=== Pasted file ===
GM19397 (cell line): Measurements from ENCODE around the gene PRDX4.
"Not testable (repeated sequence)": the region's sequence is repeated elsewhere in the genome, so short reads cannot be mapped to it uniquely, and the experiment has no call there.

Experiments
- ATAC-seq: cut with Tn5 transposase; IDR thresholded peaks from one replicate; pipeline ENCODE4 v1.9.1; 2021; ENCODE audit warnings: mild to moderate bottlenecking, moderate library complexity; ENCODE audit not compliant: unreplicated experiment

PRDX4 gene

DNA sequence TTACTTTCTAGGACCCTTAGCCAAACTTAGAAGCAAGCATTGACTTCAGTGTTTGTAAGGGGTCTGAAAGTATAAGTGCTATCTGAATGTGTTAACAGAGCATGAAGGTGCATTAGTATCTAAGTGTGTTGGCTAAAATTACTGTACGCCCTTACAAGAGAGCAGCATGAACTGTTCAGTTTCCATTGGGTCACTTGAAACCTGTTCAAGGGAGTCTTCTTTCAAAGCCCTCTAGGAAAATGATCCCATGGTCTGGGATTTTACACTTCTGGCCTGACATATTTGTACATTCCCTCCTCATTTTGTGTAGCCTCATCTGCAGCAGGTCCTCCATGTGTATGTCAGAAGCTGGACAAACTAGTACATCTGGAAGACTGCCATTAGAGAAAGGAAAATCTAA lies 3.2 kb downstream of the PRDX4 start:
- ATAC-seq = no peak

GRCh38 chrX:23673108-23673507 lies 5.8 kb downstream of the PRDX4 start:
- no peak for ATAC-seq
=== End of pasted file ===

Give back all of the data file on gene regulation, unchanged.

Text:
GM19397 (cell line): Measurements from ENCODE around the gene PRDX4.
"Not testable (repeated sequence)": the region's sequence is repeated elsewhere in the genome, so short reads cannot be mapped to it uniquely, and the experiment has no call there.

Experiments
- ATAC-seq: cut with Tn5 transposase; IDR thresholded peaks from one replicate; pipeline ENCODE4 v1.9.1; 2021; ENCODE audit warnings: mild to moderate bottlenecking, moderate library complexity; ENCODE audit not compliant: unreplicated experiment

PRDX4 gene

DNA sequence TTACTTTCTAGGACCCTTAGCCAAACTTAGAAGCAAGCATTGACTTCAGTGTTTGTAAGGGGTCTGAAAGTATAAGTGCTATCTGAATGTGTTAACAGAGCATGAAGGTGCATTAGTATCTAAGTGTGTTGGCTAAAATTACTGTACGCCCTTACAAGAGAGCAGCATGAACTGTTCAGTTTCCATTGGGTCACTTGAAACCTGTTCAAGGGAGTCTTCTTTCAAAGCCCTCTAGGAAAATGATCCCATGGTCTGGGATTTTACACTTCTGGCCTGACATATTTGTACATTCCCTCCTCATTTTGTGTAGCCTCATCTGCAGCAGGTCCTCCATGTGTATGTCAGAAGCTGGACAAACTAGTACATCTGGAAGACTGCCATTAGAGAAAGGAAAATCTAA lies 3.2 kb downstream of the PRDX4 start:
- ATAC-seq = no peak

GRCh38 chrX:23673108-23673507 lies 5.8 kb downstream of the PRDX4 start:
- no peak for ATAC-seq